13 January 2017
The attached briefing paper presents the Society's review of the evidence for the use of non-pharmacological alternatives to antipsychotic medication.
There are approximately 800,000 people currently living with dementia in the UK, with approximately a third of this number residing in a care home (Alzheimer’s Society, 2011).
It has been predicted that by 2021 there will be over one million people living with dementia.
It is important to remember that many of the behaviours identified as challenging are not symptoms of dementia, rather they are symptoms of human distress, disorientation and misperception. As such, it seems counterproductive to frequently treat such behaviours through tranquilisation and sedation without first attempting to deal with the distress and cognitive confusion.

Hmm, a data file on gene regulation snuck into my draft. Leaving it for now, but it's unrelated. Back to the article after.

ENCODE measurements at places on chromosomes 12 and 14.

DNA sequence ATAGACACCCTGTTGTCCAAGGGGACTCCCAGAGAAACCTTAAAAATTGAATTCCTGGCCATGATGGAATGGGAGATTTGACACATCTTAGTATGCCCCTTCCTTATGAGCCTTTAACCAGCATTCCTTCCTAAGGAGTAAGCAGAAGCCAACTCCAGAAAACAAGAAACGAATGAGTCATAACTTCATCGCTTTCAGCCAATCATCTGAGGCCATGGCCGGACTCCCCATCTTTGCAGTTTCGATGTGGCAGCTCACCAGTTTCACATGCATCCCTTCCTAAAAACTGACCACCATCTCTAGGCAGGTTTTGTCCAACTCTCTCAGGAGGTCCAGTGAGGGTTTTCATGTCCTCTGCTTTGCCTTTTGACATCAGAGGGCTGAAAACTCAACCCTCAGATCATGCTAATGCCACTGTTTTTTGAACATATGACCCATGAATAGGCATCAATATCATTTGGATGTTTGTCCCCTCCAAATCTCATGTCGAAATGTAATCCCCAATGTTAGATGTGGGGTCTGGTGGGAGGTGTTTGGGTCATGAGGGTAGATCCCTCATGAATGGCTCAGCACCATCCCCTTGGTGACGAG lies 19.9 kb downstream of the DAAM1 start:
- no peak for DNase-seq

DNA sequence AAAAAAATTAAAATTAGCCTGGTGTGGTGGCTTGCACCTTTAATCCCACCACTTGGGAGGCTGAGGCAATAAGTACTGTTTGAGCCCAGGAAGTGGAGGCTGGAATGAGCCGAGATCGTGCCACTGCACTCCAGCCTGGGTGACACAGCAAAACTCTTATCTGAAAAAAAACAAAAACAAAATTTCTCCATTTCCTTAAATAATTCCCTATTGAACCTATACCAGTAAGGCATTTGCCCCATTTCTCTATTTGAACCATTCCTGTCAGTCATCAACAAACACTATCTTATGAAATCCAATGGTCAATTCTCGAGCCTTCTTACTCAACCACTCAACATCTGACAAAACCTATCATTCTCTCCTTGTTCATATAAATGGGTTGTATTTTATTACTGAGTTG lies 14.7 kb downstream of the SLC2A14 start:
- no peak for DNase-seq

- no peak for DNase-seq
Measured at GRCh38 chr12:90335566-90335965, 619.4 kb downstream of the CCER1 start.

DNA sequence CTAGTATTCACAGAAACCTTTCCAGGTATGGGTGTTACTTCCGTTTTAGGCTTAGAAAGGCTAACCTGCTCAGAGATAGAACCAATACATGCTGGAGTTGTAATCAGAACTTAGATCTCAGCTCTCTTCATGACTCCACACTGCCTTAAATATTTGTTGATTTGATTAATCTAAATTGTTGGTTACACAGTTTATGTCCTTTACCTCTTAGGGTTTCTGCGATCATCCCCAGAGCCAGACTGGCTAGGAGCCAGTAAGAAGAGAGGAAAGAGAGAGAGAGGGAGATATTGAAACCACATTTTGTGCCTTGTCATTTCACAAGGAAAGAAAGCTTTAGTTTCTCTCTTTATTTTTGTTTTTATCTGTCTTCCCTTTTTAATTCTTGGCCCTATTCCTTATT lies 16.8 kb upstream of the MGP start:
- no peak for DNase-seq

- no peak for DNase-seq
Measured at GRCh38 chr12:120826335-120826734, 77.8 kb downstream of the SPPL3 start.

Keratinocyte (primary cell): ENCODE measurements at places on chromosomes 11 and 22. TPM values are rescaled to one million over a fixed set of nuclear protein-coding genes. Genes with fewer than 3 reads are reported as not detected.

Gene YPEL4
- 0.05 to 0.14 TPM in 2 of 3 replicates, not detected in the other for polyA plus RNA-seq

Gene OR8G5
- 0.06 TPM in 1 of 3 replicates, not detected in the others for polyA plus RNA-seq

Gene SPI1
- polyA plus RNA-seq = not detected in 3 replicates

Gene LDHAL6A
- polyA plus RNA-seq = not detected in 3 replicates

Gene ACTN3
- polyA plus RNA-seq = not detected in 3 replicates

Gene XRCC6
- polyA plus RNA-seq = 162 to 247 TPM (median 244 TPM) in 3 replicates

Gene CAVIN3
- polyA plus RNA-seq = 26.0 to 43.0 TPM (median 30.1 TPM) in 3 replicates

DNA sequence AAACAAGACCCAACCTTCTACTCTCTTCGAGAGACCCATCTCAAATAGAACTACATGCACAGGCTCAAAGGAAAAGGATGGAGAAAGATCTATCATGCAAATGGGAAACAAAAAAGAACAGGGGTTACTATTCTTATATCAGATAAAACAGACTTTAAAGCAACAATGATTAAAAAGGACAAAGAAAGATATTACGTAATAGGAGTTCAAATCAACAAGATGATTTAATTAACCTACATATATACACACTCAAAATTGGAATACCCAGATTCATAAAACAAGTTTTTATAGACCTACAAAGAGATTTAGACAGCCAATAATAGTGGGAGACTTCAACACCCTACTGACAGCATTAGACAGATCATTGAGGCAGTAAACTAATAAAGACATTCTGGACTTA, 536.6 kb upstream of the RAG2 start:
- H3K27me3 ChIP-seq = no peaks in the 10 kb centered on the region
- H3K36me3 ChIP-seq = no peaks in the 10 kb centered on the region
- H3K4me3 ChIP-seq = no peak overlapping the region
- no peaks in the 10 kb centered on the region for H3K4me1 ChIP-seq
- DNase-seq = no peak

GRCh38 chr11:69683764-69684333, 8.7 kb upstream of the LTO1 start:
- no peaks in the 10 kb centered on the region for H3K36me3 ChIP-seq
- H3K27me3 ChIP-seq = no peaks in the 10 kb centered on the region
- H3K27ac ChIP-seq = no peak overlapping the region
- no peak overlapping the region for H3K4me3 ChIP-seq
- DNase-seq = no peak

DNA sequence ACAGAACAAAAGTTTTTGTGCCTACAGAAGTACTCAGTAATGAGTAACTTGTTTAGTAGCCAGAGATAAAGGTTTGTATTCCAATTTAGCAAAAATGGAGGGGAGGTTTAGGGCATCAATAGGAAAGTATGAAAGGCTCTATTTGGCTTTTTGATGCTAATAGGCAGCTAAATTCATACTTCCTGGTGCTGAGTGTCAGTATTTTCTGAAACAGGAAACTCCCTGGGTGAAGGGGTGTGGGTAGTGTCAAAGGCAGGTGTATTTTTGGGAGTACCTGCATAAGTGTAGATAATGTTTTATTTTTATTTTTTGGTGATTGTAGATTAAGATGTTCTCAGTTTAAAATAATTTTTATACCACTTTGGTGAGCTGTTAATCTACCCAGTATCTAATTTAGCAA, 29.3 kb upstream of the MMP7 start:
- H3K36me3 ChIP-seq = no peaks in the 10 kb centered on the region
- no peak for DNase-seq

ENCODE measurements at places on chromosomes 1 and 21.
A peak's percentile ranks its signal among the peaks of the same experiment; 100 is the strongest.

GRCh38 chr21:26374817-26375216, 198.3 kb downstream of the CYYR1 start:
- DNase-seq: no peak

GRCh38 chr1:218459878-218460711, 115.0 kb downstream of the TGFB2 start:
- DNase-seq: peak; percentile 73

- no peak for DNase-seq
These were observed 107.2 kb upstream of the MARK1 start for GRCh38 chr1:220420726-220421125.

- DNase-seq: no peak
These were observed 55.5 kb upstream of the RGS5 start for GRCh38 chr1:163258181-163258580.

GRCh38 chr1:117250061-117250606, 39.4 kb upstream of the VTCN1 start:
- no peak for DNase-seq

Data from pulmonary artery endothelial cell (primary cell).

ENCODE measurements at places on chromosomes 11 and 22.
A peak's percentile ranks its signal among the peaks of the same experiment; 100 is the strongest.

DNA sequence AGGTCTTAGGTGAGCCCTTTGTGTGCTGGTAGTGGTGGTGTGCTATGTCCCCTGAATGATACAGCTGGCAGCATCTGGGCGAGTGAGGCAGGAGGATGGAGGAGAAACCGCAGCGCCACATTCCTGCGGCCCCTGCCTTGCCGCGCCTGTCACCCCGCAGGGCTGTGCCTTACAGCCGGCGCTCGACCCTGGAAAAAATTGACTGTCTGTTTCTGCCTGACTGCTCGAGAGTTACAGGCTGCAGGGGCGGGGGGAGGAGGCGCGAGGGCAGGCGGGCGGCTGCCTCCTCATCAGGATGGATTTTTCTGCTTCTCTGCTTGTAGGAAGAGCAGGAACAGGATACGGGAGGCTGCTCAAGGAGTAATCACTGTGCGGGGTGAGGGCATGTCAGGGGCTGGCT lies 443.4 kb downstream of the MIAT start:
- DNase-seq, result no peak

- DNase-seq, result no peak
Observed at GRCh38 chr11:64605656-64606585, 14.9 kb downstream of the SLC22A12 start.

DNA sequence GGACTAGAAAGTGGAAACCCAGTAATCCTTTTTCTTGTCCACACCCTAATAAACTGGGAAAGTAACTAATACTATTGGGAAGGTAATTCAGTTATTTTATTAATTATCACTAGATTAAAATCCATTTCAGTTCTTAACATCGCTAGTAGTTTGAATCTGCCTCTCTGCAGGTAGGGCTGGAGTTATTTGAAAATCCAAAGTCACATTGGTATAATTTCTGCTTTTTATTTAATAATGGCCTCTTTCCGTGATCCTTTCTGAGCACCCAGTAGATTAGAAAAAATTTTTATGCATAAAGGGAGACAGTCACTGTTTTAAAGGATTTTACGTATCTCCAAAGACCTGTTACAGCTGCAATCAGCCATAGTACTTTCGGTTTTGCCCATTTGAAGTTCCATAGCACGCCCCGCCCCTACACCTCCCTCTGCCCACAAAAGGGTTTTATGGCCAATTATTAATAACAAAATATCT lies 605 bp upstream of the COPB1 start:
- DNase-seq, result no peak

In practice however antipsychotic medication is often used as a first-line treatment for behavioural difficulties rather than as a secondary alternative (Alexopoulos et al., 2005; Alzheimer’s Society, 2009), despite the evidence that antipsychotic drugs have a limited positive effect and can cause significant harm to people with dementia (Schneider, Dagerman & Insel, 2006; Ballard, Lana, Theodoulou, Jacoby, Kossawakowski, Yu & Juszczak, 2008; Banerjee, 2009).
Recently however the Department of Health in England has stated that the use of antipsychotic medication for people with dementia needs to be reduced, and there have since been a number of initiatives taken to address the need for a reduction in the use of antipsychotics.
The work presented by this document serves to highlight the evidence-based alternatives to antipsychotic medication for people with dementia and shows that if these alternatives are organised in a staged approach (that is, a stepped care approach) then access to these interventions can be increased and reliance on antipsychotics reduced accordingly.